and allow small antennas on the ground but it would still be very 
interesting indeed.

That landed me in hot water.  The group put me in charge of the 
transponders period.  This has begun to bear fruit.  Frank and I have 
been building a working 48 Khz transponder for Mode  B and Mode A.   It 
is done using SDR-1000's and transverters and a Mini-ITX computer.  THIS 
IS A PROTOTYPE.   However, what can be done is pretty spectacular.   
Swapping between Mode's A and B is quite easy with this equipment.  That 
said,  this is not your father's Mode B and Mode A. We can have a three 
FM receivers and transmitters on one side of the beacon (which is in the 
center) and fully linear above the beacon.   We implement Leila in DSP 
and even loud AMSAT lovers from southern Europe could not be louder than 
the beacon by more than 3 dB no matter how many megawatts EIRP they 
transmit.   Even better, pileup participants will be shoved down to the 
noise floor where none of the emitters would be audible and good 
behavior would be strictly enforced since the sum of the people on the 
same frequency will be limited to 3 dB above the beacon!

If we got tired of this configuration, we could turn it into several 
digital transponders or FILL IN THE BLANK, by simply changing the DSP 
configuration.  Frank and I have made that very easy to do in our 
system.   We will likely have to do some serious experimentation with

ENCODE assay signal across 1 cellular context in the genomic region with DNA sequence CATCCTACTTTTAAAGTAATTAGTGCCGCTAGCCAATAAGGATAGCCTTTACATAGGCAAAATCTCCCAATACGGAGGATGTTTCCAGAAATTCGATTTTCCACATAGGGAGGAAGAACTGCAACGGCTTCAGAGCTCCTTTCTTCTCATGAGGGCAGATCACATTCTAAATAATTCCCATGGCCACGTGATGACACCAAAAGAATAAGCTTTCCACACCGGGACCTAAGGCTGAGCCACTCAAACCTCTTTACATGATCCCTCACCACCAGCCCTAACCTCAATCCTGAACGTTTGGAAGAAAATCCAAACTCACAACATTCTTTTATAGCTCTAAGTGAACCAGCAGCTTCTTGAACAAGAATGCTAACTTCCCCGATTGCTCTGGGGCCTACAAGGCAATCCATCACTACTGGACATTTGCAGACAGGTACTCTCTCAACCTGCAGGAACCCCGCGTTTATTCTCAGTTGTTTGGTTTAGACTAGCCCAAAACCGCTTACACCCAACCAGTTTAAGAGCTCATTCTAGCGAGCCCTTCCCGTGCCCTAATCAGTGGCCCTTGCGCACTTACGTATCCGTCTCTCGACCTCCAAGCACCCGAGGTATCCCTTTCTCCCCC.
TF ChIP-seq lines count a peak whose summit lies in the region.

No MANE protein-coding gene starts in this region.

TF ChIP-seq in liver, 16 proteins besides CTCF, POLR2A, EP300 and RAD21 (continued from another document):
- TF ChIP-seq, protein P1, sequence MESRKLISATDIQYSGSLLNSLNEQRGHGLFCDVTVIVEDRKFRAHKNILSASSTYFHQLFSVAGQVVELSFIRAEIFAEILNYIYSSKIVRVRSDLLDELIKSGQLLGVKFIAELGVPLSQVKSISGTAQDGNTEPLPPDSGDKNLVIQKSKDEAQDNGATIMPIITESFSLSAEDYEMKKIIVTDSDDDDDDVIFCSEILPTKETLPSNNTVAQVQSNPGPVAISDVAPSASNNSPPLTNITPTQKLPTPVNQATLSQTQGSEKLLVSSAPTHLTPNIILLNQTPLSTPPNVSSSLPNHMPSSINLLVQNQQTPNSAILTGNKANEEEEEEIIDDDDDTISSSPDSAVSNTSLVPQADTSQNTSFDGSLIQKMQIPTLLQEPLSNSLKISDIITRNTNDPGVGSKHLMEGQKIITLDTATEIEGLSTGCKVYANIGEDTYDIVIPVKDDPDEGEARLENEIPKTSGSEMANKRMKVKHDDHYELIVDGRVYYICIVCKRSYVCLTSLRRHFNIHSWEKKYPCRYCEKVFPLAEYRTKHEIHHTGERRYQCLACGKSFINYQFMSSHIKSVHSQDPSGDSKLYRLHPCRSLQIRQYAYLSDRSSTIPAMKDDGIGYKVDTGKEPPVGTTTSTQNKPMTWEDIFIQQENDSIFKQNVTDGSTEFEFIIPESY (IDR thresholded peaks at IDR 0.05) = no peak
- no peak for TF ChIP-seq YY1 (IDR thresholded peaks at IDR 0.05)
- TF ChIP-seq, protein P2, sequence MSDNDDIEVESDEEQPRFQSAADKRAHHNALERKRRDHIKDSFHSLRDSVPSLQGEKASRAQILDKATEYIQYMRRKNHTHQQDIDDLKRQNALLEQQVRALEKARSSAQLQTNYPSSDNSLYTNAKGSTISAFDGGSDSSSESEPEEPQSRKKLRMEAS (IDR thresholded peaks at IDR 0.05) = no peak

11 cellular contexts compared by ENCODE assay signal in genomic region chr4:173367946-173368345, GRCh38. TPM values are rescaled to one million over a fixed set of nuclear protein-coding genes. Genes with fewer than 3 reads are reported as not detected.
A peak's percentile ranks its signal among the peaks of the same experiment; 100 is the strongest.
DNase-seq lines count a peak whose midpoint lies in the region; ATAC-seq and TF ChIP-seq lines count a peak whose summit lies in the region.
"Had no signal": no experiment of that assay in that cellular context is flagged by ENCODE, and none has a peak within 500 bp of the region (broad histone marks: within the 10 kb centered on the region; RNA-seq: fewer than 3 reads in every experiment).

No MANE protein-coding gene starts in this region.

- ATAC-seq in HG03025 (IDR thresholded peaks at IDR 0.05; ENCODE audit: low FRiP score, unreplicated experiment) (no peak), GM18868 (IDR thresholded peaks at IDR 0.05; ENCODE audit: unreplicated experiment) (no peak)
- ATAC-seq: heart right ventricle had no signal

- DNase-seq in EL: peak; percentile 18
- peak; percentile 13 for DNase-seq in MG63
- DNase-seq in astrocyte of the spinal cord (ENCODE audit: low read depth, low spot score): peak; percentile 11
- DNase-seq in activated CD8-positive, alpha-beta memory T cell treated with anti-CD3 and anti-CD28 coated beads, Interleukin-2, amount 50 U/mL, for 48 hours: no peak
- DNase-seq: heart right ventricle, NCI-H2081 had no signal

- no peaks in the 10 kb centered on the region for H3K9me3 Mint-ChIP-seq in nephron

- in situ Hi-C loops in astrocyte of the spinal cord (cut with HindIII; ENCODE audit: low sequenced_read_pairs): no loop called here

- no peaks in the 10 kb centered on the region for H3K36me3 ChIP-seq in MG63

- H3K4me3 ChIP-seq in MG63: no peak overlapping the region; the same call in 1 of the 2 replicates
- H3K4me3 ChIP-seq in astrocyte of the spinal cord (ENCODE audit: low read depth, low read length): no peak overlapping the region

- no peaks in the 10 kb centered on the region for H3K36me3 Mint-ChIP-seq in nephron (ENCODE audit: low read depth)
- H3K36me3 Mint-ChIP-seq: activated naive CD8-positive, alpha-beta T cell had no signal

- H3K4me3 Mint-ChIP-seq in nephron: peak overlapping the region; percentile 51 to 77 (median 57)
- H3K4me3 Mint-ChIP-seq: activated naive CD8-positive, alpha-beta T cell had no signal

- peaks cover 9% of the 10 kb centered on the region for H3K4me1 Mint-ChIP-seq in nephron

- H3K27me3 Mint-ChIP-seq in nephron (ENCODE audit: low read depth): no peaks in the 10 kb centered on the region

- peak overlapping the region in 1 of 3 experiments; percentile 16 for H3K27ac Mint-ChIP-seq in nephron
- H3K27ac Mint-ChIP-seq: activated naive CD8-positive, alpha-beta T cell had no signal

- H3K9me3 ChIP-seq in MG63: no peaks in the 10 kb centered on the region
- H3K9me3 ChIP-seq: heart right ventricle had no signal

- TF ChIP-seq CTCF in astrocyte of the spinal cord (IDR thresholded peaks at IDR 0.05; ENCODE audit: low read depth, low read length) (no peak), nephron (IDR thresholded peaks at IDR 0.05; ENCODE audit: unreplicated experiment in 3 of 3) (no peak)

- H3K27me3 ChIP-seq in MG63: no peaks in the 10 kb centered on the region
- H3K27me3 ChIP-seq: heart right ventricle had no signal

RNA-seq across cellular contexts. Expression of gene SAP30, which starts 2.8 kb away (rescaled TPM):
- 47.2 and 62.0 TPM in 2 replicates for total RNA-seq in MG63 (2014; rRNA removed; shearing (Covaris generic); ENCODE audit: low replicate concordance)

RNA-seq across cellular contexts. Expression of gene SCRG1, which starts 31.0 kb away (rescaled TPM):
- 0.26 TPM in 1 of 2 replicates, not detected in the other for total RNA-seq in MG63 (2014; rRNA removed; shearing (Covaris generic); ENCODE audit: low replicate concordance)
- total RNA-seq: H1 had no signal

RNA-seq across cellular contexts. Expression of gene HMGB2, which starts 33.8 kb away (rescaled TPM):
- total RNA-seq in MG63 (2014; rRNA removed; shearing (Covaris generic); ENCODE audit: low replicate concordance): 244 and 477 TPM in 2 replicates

processors to find the suitable one to carry the load and not need half 
the power budget but it is a great challenge and one I relish.  What was 
it Tom and I used to say? "It's only software!"  Indeed it is and the 
nicest thing is, most of the software already exists (for a change). 
This MODE B AND MODE A TRANSPONDER WILL BE DEMONSTRATED AT THE ANNUAL 
MEETING IN LOUISIANA.  Once we decide on the politics and legalities of 
where to place the transmitter and receiver bands, we will announce what 
equipment to bring.  Please bring your G3RUH PSK demodulator and decoder 
software to see the M blocks coming your way.

Recently, Frank and I joined the Gnu Radio "family" and I own (and so 
does AMSAT) the Gnu Radio project's Universal Software Radio Peripheral 
(USRP).

http://www.gnu.org/software/gnuradio/

and

http://www.ettus.com/

John Stephensen,  KD6OZH, has kindly donated two of his DCP-1's and we 
are building them up to use as well for our experiments.  With his OFDM 
modem, we can even start transmitting the digital signals of interest to 
us in this transponder or utilize that structure in a modified way for 
the ground stations.  These units

http://www.arrl.org/tis/info/pdf/020910qex041.pdf

These two units, USRP and DCP-1, are FPGA based engines.  We are 
planning on running several design experiments on these units.   Matt 
Ettus, N2JMI has given us a receiver for L band and will be doing the 
same for an S band transmitter.  We can program the unit, using the same 
prototyping system that will run the Mode B transponder prototype, to do